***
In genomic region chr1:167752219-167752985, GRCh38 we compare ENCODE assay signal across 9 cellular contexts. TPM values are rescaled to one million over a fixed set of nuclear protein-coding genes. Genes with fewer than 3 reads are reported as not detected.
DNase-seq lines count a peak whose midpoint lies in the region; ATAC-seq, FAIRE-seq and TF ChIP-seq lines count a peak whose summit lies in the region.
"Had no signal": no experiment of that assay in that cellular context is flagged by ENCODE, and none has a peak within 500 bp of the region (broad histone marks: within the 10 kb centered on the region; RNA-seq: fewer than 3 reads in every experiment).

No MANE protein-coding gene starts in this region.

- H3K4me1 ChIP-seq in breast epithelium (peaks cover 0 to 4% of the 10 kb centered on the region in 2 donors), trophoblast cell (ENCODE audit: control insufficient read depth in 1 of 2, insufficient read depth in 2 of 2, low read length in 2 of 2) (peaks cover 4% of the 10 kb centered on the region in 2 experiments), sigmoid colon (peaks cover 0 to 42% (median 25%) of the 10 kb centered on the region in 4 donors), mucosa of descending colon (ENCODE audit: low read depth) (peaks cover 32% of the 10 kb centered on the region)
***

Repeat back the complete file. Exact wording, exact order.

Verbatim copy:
In genomic region chr1:167752219-167752985, GRCh38 we compare ENCODE assay signal across 9 cellular contexts. TPM values are rescaled to one million over a fixed set of nuclear protein-coding genes. Genes with fewer than 3 reads are reported as not detected.
DNase-seq lines count a peak whose midpoint lies in the region; ATAC-seq, FAIRE-seq and TF ChIP-seq lines count a peak whose summit lies in the region.
"Had no signal": no experiment of that assay in that cellular context is flagged by ENCODE, and none has a peak within 500 bp of the region (broad histone marks: within the 10 kb centered on the region; RNA-seq: fewer than 3 reads in every experiment).

No MANE protein-coding gene starts in this region.

- H3K4me1 ChIP-seq in breast epithelium (peaks cover 0 to 4% of the 10 kb centered on the region in 2 donors), trophoblast cell (ENCODE audit: control insufficient read depth in 1 of 2, insufficient read depth in 2 of 2, low read length in 2 of 2) (peaks cover 4% of the 10 kb centered on the region in 2 experiments), sigmoid colon (peaks cover 0 to 42% (median 25%) of the 10 kb centered on the region in 4 donors), mucosa of descending colon (ENCODE audit: low read depth) (peaks cover 32% of the 10 kb centered on the region)